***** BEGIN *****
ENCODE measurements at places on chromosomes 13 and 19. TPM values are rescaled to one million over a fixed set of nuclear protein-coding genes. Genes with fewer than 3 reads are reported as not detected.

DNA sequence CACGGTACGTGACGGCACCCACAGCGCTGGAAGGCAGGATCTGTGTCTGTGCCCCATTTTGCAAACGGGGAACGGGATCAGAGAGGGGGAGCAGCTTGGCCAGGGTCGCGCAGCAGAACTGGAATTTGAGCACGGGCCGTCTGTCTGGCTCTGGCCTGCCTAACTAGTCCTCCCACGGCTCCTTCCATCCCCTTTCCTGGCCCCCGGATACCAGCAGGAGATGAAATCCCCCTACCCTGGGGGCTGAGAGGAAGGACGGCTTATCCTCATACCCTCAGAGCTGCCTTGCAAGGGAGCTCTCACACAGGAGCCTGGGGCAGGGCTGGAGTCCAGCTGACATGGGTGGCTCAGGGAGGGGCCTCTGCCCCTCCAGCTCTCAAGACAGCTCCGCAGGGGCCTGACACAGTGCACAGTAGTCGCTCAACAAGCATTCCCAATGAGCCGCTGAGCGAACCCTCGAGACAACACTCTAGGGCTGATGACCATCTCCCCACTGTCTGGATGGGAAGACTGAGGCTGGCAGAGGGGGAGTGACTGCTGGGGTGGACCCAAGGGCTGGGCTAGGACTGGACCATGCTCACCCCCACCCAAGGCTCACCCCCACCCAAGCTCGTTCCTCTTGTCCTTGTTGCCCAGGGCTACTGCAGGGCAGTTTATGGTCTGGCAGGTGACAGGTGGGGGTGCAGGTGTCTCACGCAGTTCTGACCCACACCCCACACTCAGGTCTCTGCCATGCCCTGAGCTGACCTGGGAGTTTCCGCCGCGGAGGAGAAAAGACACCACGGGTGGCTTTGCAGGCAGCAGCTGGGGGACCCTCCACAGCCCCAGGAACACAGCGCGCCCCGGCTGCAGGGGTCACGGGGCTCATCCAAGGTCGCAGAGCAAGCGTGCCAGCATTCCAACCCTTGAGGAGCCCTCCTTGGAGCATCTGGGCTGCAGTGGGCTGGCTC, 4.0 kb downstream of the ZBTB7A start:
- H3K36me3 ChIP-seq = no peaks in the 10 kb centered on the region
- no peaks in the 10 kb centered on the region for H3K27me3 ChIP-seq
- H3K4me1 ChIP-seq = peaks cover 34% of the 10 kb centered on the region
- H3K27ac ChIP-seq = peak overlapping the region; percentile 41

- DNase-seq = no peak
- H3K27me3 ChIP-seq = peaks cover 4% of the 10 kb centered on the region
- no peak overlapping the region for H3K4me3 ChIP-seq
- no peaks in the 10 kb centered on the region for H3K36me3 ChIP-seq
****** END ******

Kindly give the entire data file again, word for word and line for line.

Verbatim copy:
ENCODE measurements at places on chromosomes 13 and 19. TPM values are rescaled to one million over a fixed set of nuclear protein-coding genes. Genes with fewer than 3 reads are reported as not detected.

DNA sequence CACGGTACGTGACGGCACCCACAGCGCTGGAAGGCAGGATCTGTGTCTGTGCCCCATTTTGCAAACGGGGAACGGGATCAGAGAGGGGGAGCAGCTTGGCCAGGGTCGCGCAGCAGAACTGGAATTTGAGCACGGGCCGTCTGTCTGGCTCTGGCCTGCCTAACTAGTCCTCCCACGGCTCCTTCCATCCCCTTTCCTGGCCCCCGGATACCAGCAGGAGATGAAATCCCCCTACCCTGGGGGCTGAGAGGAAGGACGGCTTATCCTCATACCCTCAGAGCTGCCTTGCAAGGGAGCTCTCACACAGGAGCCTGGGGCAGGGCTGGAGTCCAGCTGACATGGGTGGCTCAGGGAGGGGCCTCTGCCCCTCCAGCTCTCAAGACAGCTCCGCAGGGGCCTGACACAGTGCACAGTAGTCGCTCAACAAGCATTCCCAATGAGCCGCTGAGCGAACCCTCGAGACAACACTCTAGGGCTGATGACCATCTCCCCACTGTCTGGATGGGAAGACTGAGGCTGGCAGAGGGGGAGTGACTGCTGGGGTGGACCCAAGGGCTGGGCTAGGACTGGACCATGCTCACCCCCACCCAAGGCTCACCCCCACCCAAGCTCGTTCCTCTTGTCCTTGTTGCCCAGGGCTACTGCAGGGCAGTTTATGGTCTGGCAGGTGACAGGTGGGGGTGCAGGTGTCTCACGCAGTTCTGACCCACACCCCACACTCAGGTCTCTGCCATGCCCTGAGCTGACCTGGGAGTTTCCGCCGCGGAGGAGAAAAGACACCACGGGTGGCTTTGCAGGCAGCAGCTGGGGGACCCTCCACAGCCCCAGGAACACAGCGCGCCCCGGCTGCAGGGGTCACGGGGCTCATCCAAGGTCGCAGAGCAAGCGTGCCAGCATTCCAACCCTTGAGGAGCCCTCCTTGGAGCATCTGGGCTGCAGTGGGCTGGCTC, 4.0 kb downstream of the ZBTB7A start:
- H3K36me3 ChIP-seq = no peaks in the 10 kb centered on the region
- no peaks in the 10 kb centered on the region for H3K27me3 ChIP-seq
- H3K4me1 ChIP-seq = peaks cover 34% of the 10 kb centered on the region
- H3K27ac ChIP-seq = peak overlapping the region; percentile 41

- DNase-seq = no peak
- H3K27me3 ChIP-seq = peaks cover 4% of the 10 kb centered on the region
- no peak overlapping the region for H3K4me3 ChIP-seq
- no peaks in the 10 kb centered on the region for H3K36me3 ChIP-seq